The 3rd estimate of 4th quarter GDP indicated that our output of goods and services in the last three months of the year grew at a 2.2% annual rate from the 3rd quarter, which was unchanged from the 2nd GDP estimate.
That means that for the whole of 2014, our economic output grew by 2.4%, a bit better than the 2.2% growth we saw in 2013 or the 2.3% growth we saw in 2012. Our growth rate in current dollars in the 4th quarter was revised up from 2.3% in the 2nd estimate to 2.4% in this estimate as the inflation adjustment, aka the GDP deflator, which had initially been reported negative, was revised from 0.1% to 0.2% with this estimate. Even while overall growth was unrevised for the quarter, our exports, imports, and all of the components of personal consumption expenditures were revised higher, while inventories and several components of fixed private investment were revised lower. Since the press release for this report isn't very useful in understanding what transpired, we'll refer you to the Full Release & Tables (pdf), and specifically the first 4 tables therein, in explaining what changed.
In the GDP pdf, Table 1 shows the real (inflation adjusted) percentage change in output for each component of GDP year over year and quarter over quarter since 2011. Table 2 shows how much the real change in each of those components of GDP added to or subtracted from the final GDP reading for each of those quarterly and annual periods going back to 2011. Table 3 is in 3 sections; the left body of that table, headed "billions of dollars" is the current dollar value of each of the GDP components listed; the remaining two sections are in chained 2009 dollars, from which all the annual change figures reported here are computed. The 4th quarter of 2013 and each quarter of 2014 are shown, seasonally adjusted and at an annual rate. Then the last 3 columns show the change from the preceding period in fictional 2009 dollars for each item. Note those are not real dollar amounts; they're used for computational purposes only. Finally, Table 4 shows the percentage change from the preceding period in the price index for each of those components. This percentage change is applied to the change in current dollars to give the real, inflation adjusted change in output for each component shown.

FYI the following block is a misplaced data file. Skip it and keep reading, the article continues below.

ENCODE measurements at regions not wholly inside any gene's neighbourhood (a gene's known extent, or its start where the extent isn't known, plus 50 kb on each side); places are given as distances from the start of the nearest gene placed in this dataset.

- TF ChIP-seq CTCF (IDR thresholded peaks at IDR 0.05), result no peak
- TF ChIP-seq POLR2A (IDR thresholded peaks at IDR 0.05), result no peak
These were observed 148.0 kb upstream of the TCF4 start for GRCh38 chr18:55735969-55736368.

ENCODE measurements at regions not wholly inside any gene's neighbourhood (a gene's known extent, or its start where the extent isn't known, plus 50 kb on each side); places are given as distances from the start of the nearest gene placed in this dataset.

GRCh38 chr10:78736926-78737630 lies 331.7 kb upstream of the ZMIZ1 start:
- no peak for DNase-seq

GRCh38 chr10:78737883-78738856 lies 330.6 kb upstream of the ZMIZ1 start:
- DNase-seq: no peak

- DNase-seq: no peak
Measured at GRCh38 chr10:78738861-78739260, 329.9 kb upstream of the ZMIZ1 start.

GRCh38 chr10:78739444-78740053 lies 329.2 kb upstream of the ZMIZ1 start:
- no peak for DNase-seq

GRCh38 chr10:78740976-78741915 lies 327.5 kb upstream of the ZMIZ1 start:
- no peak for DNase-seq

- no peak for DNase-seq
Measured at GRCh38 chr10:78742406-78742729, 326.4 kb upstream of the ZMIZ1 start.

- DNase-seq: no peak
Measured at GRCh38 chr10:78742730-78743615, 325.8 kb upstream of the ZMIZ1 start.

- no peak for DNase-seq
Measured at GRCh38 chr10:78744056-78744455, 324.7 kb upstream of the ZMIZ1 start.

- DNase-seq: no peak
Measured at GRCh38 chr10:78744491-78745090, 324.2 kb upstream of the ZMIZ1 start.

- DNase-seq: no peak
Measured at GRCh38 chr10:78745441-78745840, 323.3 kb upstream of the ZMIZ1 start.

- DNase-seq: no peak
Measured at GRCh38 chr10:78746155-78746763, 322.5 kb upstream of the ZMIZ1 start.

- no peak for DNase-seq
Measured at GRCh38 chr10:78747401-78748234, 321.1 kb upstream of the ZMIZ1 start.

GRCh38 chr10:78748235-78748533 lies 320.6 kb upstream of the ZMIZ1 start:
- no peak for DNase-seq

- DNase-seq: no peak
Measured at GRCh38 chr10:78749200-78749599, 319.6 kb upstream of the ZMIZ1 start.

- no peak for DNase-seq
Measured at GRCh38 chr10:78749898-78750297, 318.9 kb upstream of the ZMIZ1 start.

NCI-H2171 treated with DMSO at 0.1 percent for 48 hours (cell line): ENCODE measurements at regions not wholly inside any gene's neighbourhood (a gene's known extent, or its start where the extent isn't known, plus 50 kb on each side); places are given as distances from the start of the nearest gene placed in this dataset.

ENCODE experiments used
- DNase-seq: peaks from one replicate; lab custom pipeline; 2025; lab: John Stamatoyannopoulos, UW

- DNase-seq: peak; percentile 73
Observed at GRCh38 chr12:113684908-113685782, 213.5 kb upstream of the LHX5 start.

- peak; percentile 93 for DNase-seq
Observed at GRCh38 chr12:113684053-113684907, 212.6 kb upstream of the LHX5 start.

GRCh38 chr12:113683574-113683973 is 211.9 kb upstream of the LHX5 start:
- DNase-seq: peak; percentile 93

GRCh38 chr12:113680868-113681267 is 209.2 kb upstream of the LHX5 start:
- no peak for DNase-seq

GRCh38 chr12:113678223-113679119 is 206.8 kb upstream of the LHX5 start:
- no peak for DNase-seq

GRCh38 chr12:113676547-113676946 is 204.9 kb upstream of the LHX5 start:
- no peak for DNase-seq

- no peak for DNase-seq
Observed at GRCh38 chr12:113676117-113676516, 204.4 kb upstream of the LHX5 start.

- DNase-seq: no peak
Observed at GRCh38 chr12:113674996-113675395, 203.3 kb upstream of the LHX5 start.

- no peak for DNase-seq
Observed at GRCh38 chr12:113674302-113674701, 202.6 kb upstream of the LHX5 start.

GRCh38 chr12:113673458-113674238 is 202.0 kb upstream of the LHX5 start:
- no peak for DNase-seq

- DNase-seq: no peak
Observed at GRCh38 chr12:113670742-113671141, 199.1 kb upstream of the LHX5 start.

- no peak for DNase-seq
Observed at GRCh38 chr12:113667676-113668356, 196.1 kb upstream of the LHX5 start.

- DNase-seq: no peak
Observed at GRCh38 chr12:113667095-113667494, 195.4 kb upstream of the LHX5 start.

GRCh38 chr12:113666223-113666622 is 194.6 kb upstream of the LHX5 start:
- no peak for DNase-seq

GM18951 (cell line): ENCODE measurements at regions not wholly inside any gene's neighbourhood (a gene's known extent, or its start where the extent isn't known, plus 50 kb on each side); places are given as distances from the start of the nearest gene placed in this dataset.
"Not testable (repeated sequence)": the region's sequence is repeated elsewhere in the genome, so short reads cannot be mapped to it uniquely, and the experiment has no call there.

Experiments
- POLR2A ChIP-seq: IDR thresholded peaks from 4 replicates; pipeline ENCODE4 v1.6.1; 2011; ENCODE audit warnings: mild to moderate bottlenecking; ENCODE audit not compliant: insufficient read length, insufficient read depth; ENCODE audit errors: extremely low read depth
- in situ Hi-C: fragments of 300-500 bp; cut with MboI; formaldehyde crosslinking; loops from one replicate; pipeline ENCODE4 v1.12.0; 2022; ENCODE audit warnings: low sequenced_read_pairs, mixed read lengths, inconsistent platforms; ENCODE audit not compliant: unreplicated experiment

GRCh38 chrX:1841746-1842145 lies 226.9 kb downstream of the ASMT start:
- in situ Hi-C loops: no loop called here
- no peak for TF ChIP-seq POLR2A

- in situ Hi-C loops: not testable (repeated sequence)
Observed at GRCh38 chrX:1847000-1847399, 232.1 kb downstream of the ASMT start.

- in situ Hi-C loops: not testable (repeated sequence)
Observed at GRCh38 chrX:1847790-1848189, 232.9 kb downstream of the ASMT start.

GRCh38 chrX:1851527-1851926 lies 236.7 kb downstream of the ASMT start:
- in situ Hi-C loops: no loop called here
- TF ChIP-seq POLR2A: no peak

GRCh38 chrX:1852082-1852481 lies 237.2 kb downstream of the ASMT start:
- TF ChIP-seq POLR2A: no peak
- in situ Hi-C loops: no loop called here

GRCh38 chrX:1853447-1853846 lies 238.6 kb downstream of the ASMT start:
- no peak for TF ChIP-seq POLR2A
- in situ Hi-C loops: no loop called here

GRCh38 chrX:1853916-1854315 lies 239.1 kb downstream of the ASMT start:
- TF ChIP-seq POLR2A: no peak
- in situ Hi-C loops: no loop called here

Real personal consumption expenditures (PCE), the largest component of GDP, were revised to show growth at a 4.4% annual rate, rather than the 4.2% growth rate reported last month, making it the greatest quarterly growth in real PCE since the first quarter of 2006 and the largest chained dollar increase in PCE since the 3rd quarter of 2003. Consumption of durable goods rose at a 6.2% annual rate, revised from the 6.0% rate reported last month, and added 0.45% to GDP. Consumption of nondurable goods rose at a 4.1% annual rate, revised from the 3.8% growth rate reported in the second estimate, and added 0.61% to 4th quarter growth. Consumption of services rose at a 4.3% annual rate, revised from the 4.1% rate reported last month, and added 1.98% to the final GDP tally. All types of consumer services made a positive contribution, with an increase in the amount of health care delivered accounting for more than 40% of the growth in services. Increases in consumption of all types of consumer durable goods also added to 4th quarter growth, with outlays for recreational goods and vehicles accounting for over 40% of the durable goods growth, and only a 0.3% decrease in consumption of food subtracted from the overall non-durables increase.
Seasonally adjusted real gross private domestic investment grew at a 3.7% annual rate in the 4th quarter, revised from the 5.1% estimate of last month, while the growth rate of private fixed investment was unchanged at 4.5% and added .72% to the 4th quarter's growth rate. Real non-residential fixed investment grew at a 4.7% rate, rather than the 4.8% previously estimated, as investment in non-residential structures was revised up from a growth rate of 5.0% to a 5.9% growth rate, investment in equipment grew at a 0.6% rate, not the 0.9% rate previously reported, and the quarter's investment in intellectual property products was revised down, from growth at a 10.9% rate to growth at a 10.3% rate. In addition, growth in residential investment was revised from 3.4% to 3.8%. After these revisions, investment in non-residential structures added 0.17% to the GDP's growth rate, investment in equipment added 0.04%, investment in intellectual property added 0.39%, while growth in residential investment added 0.12% to 4th quarter GDP.